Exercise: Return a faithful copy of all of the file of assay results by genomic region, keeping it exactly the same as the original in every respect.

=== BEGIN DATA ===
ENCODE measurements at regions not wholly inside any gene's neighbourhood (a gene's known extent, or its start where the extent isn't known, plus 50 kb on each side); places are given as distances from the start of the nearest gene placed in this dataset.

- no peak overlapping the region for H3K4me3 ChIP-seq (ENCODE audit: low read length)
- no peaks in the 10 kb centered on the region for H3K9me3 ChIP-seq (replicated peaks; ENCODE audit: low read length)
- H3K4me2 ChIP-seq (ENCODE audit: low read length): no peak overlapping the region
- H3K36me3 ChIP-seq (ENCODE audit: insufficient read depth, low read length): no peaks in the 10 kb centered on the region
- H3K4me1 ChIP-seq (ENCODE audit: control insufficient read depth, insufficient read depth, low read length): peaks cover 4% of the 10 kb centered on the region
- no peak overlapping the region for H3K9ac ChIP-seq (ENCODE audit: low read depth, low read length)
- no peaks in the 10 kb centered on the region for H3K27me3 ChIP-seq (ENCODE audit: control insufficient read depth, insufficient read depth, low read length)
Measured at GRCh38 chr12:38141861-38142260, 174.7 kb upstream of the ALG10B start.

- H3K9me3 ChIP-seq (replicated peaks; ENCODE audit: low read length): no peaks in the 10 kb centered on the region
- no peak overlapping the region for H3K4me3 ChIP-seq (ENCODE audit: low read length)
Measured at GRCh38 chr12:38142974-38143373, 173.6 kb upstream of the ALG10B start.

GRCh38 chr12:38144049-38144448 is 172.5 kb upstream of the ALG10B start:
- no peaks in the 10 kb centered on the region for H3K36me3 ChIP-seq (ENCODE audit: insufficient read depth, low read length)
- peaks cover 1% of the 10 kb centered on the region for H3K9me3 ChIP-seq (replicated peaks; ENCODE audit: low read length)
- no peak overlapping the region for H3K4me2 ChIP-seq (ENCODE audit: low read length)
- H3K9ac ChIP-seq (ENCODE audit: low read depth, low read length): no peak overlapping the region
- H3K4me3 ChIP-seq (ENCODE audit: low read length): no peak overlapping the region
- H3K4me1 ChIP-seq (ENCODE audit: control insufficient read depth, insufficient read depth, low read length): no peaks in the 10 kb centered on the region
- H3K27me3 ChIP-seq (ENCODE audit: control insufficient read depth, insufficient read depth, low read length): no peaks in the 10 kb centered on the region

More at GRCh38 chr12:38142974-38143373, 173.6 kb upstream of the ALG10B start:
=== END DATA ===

ENCODE measurements at regions not wholly inside any gene's neighbourhood (a gene's known extent, or its start where the extent isn't known, plus 50 kb on each side); places are given as distances from the start of the nearest gene placed in this dataset.

- no peak overlapping the region for H3K4me3 ChIP-seq (ENCODE audit: low read length)
- no peaks in the 10 kb centered on the region for H3K9me3 ChIP-seq (replicated peaks; ENCODE audit: low read length)
- H3K4me2 ChIP-seq (ENCODE audit: low read length): no peak overlapping the region
- H3K36me3 ChIP-seq (ENCODE audit: insufficient read depth, low read length): no peaks in the 10 kb centered on the region
- H3K4me1 ChIP-seq (ENCODE audit: control insufficient read depth, insufficient read depth, low read length): peaks cover 4% of the 10 kb centered on the region
- no peak overlapping the region for H3K9ac ChIP-seq (ENCODE audit: low read depth, low read length)
- no peaks in the 10 kb centered on the region for H3K27me3 ChIP-seq (ENCODE audit: control insufficient read depth, insufficient read depth, low read length)
Measured at GRCh38 chr12:38141861-38142260, 174.7 kb upstream of the ALG10B start.

- H3K9me3 ChIP-seq (replicated peaks; ENCODE audit: low read length): no peaks in the 10 kb centered on the region
- no peak overlapping the region for H3K4me3 ChIP-seq (ENCODE audit: low read length)
Measured at GRCh38 chr12:38142974-38143373, 173.6 kb upstream of the ALG10B start.

GRCh38 chr12:38144049-38144448 is 172.5 kb upstream of the ALG10B start:
- no peaks in the 10 kb centered on the region for H3K36me3 ChIP-seq (ENCODE audit: insufficient read depth, low read length)
- peaks cover 1% of the 10 kb centered on the region for H3K9me3 ChIP-seq (replicated peaks; ENCODE audit: low read length)
- no peak overlapping the region for H3K4me2 ChIP-seq (ENCODE audit: low read length)
- H3K9ac ChIP-seq (ENCODE audit: low read depth, low read length): no peak overlapping the region
- H3K4me3 ChIP-seq (ENCODE audit: low read length): no peak overlapping the region
- H3K4me1 ChIP-seq (ENCODE audit: control insufficient read depth, insufficient read depth, low read length): no peaks in the 10 kb centered on the region
- H3K27me3 ChIP-seq (ENCODE audit: control insufficient read depth, insufficient read depth, low read length): no peaks in the 10 kb centered on the region

More at GRCh38 chr12:38142974-38143373, 173.6 kb upstream of the ALG10B start: